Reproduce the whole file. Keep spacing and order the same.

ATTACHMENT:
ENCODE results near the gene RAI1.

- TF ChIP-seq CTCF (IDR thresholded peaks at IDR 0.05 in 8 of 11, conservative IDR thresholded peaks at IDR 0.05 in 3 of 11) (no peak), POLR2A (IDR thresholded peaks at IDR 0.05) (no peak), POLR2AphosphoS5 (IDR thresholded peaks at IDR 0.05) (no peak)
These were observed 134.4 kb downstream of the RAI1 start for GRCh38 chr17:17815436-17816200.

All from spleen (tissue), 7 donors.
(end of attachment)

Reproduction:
ENCODE results near the gene RAI1.

- TF ChIP-seq CTCF (IDR thresholded peaks at IDR 0.05 in 8 of 11, conservative IDR thresholded peaks at IDR 0.05 in 3 of 11) (no peak), POLR2A (IDR thresholded peaks at IDR 0.05) (no peak), POLR2AphosphoS5 (IDR thresholded peaks at IDR 0.05) (no peak)
These were observed 134.4 kb downstream of the RAI1 start for GRCh38 chr17:17815436-17816200.

All from spleen (tissue), 7 donors.